Will we turn into “little green men” if we establish human colonies on Mars? This might be possible, given that microalgae like chlorella and spirulina are serious contenders for accompanying humans in spatial exploration. Their cultivation requires little space, is stable and relatively simple, and helps renew the air of the habitat through photosynthesis, as well as providing a highly nutritive dietary supplement. Could their long-term consumption lead to transformations in our microbiota, and even our physiology?
In August 1987, with the first foreign payload flown on a Chinese Long March rocket, the professors Claude Chipaux, Daniel Kaplan and partners sent an experiment on microalgae to analyze biological and technical problems in food production and air regeneration in conditions of microgravity. This foundational experience led to the emergence of the European program MELiSSA, or Micro-Ecological Life Support System Alternative. An initiative of the European Space Agency (ESA), MELiSSA has the goal of developing technologies for a future regenerative life support system for long-term human space missions. Aiming to reach the highest possible degree of autonomy, the point is thus to produce food, water and oxygen using waste from the mission, and MELiSSA ideally aims to create a circular and artificially closed ecosystem. MELiSSA today counts 15 partners in Belgium, Spain, France, Switzerland, Italy, the Netherlands and Canada, alongside nearly 50 bodies (universities, research centers, manufacturers and companies) participating in the project.
Headed by the professor Christophe Lasseur since 1990, in 2017 (33 years after the Chinese experiment) MELiSSA conducted an experiment on board the International Space Station: the ArtemISS mission (for “Arthrospira gene Expression and mathematical modelling on cultures grown in the International Space Station”), involving a photobioreactor helping determine how microgravity and space radiation influence the growth rate of Arthrospira, or Limnospira indica, better known as spirulina. Spurred by the success of this mission (spirulina develops like it does on Earth), rats supported by spirulina bioreactors are set to join the ISS as well later in the decade.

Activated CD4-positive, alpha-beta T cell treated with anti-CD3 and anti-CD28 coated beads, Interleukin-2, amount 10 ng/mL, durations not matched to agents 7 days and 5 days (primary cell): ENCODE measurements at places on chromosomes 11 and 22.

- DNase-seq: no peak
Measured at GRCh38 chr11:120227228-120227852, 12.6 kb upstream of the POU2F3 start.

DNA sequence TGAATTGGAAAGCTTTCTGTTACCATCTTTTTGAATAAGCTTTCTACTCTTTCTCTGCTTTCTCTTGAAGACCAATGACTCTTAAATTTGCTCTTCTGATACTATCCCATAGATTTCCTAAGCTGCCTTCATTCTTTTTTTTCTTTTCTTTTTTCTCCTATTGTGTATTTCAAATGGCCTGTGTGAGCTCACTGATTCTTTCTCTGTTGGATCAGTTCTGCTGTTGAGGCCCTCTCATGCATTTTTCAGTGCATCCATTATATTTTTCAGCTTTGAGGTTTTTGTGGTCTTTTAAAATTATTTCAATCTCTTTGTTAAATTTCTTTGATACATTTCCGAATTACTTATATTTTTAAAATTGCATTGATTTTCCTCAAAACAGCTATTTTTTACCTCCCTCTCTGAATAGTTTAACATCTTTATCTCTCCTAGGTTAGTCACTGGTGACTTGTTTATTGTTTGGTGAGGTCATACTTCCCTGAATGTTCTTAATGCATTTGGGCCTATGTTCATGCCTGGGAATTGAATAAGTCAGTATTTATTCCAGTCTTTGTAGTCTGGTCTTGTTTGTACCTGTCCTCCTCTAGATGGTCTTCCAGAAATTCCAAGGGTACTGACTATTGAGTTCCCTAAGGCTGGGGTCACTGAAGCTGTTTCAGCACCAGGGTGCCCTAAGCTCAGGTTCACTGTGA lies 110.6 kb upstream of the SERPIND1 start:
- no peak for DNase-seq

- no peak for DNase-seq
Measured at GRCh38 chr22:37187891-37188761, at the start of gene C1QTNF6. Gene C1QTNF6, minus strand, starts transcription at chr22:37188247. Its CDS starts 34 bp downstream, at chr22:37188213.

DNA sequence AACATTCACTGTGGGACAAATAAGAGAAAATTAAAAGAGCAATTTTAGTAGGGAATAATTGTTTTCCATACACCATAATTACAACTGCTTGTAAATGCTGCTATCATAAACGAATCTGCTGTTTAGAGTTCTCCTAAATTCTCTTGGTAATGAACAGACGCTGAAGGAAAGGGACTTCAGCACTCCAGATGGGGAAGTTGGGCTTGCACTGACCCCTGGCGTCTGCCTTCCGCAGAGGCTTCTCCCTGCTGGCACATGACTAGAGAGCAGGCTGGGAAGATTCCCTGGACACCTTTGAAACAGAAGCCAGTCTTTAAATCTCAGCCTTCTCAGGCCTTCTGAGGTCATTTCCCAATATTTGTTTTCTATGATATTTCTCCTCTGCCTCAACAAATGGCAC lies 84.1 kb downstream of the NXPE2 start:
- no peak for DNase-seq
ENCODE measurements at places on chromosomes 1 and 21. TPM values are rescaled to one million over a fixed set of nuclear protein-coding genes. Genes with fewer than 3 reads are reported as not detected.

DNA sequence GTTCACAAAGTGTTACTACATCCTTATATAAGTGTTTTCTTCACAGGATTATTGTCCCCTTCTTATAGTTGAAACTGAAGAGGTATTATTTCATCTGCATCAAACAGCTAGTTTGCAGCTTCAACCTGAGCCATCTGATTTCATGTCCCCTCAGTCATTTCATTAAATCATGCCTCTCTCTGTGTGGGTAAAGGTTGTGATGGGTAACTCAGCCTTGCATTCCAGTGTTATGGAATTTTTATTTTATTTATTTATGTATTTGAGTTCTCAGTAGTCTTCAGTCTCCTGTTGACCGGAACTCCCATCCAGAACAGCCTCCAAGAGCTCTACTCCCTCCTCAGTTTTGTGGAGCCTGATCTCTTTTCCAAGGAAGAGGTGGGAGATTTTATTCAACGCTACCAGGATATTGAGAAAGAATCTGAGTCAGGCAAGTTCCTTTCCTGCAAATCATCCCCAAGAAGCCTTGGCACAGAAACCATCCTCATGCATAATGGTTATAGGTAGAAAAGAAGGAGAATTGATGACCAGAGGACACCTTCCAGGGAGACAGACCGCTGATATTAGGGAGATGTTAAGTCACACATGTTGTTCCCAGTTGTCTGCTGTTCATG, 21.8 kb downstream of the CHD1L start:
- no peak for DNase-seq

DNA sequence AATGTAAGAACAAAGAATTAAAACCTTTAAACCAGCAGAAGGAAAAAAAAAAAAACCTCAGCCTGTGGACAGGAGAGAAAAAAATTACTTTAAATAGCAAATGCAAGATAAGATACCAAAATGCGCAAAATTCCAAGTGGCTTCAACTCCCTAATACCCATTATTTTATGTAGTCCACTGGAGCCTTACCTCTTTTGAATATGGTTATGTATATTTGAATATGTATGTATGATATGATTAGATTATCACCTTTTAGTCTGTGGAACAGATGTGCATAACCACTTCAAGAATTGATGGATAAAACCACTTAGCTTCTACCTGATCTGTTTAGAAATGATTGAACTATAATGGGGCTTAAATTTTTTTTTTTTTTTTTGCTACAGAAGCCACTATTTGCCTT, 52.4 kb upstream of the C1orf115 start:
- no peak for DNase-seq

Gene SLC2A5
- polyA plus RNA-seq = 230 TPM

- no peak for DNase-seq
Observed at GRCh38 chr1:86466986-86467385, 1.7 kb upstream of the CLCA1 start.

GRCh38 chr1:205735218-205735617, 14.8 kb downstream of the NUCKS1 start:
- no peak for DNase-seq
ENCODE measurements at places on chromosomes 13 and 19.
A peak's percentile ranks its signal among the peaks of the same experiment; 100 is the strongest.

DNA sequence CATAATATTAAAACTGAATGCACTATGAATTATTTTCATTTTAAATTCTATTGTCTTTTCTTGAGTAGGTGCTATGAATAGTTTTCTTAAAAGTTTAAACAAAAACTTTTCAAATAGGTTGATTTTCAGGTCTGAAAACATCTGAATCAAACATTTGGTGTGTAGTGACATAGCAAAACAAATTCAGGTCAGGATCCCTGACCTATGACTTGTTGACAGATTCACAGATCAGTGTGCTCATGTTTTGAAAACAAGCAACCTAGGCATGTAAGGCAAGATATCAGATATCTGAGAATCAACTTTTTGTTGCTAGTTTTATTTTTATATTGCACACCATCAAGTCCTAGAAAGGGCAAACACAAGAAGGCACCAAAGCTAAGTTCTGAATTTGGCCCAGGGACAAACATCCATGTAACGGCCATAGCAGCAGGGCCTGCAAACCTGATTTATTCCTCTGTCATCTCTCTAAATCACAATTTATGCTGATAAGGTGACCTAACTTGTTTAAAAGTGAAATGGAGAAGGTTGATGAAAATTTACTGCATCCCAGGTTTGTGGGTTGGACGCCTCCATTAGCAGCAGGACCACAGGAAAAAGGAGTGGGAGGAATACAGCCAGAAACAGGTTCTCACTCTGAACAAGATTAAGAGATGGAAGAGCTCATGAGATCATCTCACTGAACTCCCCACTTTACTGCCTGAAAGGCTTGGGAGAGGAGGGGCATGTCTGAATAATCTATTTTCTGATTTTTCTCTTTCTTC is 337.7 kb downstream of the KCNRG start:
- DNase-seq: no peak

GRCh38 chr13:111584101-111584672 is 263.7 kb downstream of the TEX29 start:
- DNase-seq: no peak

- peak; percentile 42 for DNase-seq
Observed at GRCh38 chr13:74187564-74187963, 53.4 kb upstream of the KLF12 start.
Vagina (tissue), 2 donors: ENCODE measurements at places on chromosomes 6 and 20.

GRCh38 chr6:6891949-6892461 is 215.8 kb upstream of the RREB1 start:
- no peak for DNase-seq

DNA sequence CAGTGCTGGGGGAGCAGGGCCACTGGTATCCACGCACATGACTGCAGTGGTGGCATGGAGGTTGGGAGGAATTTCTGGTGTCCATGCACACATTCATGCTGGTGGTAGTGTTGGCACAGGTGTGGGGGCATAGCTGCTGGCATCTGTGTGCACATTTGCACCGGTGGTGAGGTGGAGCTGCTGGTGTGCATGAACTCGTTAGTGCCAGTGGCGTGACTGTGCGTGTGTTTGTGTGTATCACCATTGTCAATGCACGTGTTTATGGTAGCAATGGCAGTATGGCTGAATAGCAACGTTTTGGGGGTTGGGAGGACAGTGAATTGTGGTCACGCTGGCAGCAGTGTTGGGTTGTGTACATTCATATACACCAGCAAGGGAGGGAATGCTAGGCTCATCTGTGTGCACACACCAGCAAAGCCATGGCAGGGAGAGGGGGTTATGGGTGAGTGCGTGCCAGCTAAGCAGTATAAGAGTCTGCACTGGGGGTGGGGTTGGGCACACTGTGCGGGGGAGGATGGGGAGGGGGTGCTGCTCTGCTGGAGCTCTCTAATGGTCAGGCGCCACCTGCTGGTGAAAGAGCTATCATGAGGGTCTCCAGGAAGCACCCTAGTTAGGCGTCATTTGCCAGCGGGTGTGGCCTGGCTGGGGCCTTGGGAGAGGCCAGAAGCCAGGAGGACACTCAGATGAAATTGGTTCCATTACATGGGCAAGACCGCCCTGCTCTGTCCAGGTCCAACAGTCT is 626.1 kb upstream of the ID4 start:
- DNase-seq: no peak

We wanted to learn more, and in November 2021, went to the Autonomous University of Barcelona to meet Dr. Francesc Gòdia, director of the MELiSSA program’s test factory, then to the European Space Research and Technology Centre (ESTEC) of the European Space Agency in Noordwijk, Netherlands, to meet Christophe Lasseur and his colleague, Dr. Sandra Ortega Ugalde.
We wanted to glean further information on the choice of spirulina, and how a long-term spirulina-based diet might change human microbiota, and even our very physiology – and to lead them onto the speculative terrain of Homo Photosyntheticus. They expand upon their views in the interviews below.
Ewen Chardronnet and Maya Minder
Dr. Francesc Gòdia is a chemist and head of the MELiSSA pilot plant, a joint installation of the Autonomous University of Barcelona and the ESA. Dr. Christophe Lasseur is R&D coordinator of environmental control and life support system and head of the MELiSSA project for the ESA. Dr. Sandra Ortega Ugalde is environmental control and life support system engineer at HE Space Operations for the ESA. Video interviews: Ewen Chardronnet; cinematographer: Sandra Bühler. Mixing: Quentin Aurat. This series of interviews is part of the artistic and research project “Homophotosyntheticus” by Ewen Chardronnet and Maya Minder.